1. Developmental Biology
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Geometric models for robust encoding of dynamical information into embryonic patterns

  1. Laurent Jutras-Dubé
  2. Ezzat El-Sherif  Is a corresponding author
  3. Paul François  Is a corresponding author
  1. Department of Physics, McGill University, Canada
  2. Division of Developmental Biology, Department of Biology, Friedrich-Alexander-Universität Erlangen-Nürnberg, Germany
Research Article
Cite this article as: eLife 2020;9:e55778 doi: 10.7554/eLife.55778
7 figures, 7 tables and 1 additional file

Figures

Figure 1 with 2 supplements
Scenarios for segment formation.

(A) General phenomenology of segment or somite formation. The white to blue gradient represents the oscillating system (e.g. some Notch signaling pathway gene). The determination front (red vertical line) sweeps the embryo in the posterior direction (red arrow) and translates the periodic expression of a genetic clock into a spatial pattern. (B–F) Pattern formation with the infinite-period scenario. (B) Period divergence is imposed as control parameter g decreases from 1 to 0. (C) Two simulated cells with the same dynamics of g end up with different final values of the phase. (D–E) Kymographs showing respectively the dynamics of parameter g used in the simulated embryo and the dynamics of the genetic clock. (F) Schematic of the final pattern. (G–K) Pattern formation with the Hopf scenario. (G) Schematic of the gene regulatory network. (H) Depending on the dynamics of g, simulated cells can end up with either a high or a low concentration of protein E. (I–J) Kymograph showing respectively the dynamics of parameter g used in the simulated embryo and the dynamics of protein E. (K) Schematic of the final pattern. The boundary between two segments (‘Si’) is set arbitrarily at the transition from high to low concentrations of protein E.

Figure 1—figure supplement 1
Bifurcation analysis of the Hopf scenario of Figure 1.

(A) Bifurcation diagram showing the types of dynamicsavailable to the system as a function of morphogen g concentration. The maximum and minimum concentrations of gene E on the stable limit cycle are shown in black. Stable fixed points are show in green. The main bifurcation events are identified with vertical lines. ‘SN’ stands for saddle-node bifurcation. (B) Period of the oscillations along the limit cycle. (C) Same bifurcation diagram as in A, but as a function of time instead. For any given time, the diagram shows the stable fixed points and the extrema of the stable limit cycles for the concentration of morphogen g that is found in a given simulated cell at that time. The specific cell used in this diagram is the first cell of Figure 1H.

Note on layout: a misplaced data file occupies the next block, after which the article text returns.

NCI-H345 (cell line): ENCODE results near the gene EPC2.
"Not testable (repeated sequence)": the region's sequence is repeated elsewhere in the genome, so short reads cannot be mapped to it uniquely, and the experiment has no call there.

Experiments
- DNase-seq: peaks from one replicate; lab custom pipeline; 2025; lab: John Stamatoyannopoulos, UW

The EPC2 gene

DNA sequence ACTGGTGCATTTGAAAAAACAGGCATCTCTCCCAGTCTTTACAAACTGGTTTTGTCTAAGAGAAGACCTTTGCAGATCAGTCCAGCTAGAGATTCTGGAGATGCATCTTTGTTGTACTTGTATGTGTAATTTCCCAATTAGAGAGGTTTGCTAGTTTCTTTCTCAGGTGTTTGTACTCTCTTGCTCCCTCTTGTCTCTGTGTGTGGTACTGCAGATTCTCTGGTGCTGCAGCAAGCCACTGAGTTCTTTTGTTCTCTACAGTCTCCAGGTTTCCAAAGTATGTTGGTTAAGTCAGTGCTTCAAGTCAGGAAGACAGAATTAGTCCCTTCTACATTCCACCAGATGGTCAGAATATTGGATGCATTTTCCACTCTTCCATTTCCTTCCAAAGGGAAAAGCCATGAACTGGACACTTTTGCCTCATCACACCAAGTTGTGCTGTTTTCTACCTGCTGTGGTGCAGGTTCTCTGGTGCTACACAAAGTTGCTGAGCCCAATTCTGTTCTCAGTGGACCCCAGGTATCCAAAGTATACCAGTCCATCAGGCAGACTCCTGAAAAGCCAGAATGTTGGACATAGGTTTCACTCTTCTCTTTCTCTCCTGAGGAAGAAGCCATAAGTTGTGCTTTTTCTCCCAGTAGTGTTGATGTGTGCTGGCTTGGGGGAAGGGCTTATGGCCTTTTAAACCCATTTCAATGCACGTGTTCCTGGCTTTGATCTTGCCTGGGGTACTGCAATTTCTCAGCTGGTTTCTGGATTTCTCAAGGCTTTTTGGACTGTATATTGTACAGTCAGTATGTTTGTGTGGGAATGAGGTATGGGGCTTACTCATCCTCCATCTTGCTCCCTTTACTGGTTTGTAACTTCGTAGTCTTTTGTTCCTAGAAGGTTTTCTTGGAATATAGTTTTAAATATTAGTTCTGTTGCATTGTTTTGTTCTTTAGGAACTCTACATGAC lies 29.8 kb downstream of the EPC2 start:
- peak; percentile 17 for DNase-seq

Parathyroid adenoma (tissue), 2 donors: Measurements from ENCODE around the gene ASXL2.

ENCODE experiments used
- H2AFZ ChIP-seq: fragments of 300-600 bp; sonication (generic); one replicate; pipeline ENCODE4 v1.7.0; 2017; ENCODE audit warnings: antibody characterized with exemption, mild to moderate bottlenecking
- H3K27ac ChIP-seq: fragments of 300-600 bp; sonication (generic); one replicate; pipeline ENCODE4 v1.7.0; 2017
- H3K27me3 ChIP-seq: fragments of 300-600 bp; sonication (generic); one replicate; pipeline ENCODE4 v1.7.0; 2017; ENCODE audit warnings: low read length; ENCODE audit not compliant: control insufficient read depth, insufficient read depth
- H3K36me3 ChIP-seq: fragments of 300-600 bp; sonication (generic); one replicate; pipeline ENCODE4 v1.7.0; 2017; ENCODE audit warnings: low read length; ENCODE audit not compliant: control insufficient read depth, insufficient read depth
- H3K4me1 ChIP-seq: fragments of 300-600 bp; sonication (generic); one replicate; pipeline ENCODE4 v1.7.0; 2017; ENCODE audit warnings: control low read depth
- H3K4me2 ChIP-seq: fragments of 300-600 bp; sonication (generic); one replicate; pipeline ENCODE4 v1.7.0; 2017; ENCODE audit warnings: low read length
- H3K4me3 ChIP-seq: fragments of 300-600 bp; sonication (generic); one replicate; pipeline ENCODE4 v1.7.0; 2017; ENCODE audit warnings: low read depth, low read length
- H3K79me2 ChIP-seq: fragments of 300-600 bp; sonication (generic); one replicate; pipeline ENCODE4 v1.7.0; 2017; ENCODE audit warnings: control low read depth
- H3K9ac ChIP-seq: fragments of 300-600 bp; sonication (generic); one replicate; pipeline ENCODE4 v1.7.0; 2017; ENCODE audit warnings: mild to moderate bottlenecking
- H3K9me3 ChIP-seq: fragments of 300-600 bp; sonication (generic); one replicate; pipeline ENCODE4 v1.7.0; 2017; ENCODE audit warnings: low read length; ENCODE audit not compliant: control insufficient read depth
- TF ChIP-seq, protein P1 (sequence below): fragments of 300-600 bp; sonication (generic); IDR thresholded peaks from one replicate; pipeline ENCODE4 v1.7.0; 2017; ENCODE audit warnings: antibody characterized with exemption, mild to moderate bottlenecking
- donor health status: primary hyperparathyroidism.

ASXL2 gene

Figure 1—figure supplement 2
Two-enhancer model for Tribolium segmentation.

(A) Schematic of the gene regulatory networks encoded by the dynamic term (dotted line) and the static term (solid line). (B) Weights of the dynamic (dotted line) and static (solid line) enhancers. (C) Kymograph showing the dynamics of the concentration of morphogen caudal (cad) used in the simulated embryo. (D) Kymographs showing the dynamics of the concentration of proteins hunchback (hb) and Krüppel (Kr). (E) Final pattern of protein expression. The vertical lines identify the positions of the two cells whose trajectories are shown on the bottom subpanels of panel F. (F) Flow in the phase space defined by hb and Kr for different concentrations of morphogen cad. The green disk represents the stable fixed point corresponding to the fate with high concentration of hb. (Top subpanels) Projection of the trajectories of all cells in the hb-Kr phase space. The trajectories of cells that end up with high hb, Kr, and X concentrations are represented with transparent blue, red and black lines, respectively. (Bottom subpanels) Projection of the trajectories of the two cells identified on panel E. For a given cell, the part of the trajectory that is shown is from the initial time point until the time point when cad reaches the concentration used to compute the flow. (G) Speed in phase space of all cells as a function of the time since the formation of the fixed point. The top, middle, and bottom subpanels show the speed of the cells that end up with high hb, Kr, and X concentrations at the end of the simulation, respectively. The thick blue and red lines correspond to the speed of cells 1 and 2, respectively.

Figure 2 with 2 supplements
3-gene models for pattern formation.